The survey specifically found that 45 percent of homeowners are planning a move this decade. Of those would-be movers, 16 percent plan to stay in their own city, 15 percent intend to stay in their own state and another 15 percent believe they’ll move to an entirely new state.
Another 22 percent of the people who plan to move are unsure about their specific plans.
Research firm Qualtrics conducted the survey on behalf of LendingTree in December. It involved collecting online responses from 1,552 Americans. LendingTree published the results Tuesday.
Among the reasons survey respondents gave for their potential impending moves, relocating “to an area with a lower cost of living” was the most popular answer. The response hints at the well-publicized housing inventory shortages in many markets, which have contributed to ever-escalating home prices.
Job opportunities, proximity to children and retirement were also all common responses when respondents were asked why they might move.
The survey additionally found that 28 percent of millennial homeowners are considering a return to renting. The finding is noteworthy given that homeownership has long been seen as an essential forward step toward greater financial stability. However, millennials also face significant student loan debt and increasingly unaffordable housing, which has been linked to the growth of renting among members of the generation.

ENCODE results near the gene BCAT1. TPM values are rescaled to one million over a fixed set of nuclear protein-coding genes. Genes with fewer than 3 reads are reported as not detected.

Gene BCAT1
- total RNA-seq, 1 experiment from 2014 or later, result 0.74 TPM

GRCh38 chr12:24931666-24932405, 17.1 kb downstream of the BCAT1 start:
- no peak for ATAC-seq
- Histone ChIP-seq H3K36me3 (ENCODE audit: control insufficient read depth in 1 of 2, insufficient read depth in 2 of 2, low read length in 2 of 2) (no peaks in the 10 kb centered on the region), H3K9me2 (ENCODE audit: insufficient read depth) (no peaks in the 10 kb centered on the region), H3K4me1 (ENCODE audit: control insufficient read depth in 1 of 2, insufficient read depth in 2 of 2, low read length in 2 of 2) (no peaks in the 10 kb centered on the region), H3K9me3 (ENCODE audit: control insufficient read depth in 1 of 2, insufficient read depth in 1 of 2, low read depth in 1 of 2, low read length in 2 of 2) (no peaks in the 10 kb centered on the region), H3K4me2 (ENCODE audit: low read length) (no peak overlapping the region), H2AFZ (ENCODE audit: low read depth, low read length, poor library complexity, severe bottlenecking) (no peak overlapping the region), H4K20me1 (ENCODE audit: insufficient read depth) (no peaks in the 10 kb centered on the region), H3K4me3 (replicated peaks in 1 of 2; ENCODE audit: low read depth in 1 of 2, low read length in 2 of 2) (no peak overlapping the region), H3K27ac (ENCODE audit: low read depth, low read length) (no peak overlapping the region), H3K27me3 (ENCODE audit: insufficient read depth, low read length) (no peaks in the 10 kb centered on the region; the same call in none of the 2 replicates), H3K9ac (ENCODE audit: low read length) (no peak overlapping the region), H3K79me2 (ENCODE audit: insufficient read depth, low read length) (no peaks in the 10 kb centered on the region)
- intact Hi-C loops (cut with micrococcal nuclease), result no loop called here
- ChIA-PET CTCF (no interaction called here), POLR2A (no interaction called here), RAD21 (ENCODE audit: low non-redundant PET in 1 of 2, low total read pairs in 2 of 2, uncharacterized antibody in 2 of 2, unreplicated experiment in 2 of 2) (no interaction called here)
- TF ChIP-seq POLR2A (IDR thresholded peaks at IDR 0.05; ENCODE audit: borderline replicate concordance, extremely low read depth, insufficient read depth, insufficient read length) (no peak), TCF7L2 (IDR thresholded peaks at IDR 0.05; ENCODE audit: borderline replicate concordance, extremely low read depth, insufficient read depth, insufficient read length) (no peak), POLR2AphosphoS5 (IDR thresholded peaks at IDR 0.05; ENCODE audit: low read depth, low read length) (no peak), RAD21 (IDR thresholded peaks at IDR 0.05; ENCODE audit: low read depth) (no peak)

Among people who are already renting, the survey found that a plurality, or 42 percent, expect to buy a home within the next two to five years. However, a quarter, or 25 percent, actually said they never plan to buy a home at all.
A generational breakdown of the survey results also offers insights into the specific housing objectives that Americans of different ages have. For example, baby boomers’ top reason for buying a new house in the next decade was retirement, while millennials — who are currently in their 20s and 30s — said their top goal would be to move to a larger house.
Among generation X, retirement, moving to a larger home and downsizing were all popular reasons cited for potentially moving to a new house.
Though LendingTree’s report on the survey didn’t go into detail on what these various trends mean, it is clear from the findings that the demographics and objectives of homebuying Americans is changing. On the one hand, members of the large baby boomer generation are now entering retirement. And on the other, millennials are at an age when past generations bought homes, though they have fewer financial resources than their older counterparts.
Whatever happens broadly to real estate in the coming years, then, these two trends are likely to have a massive impact.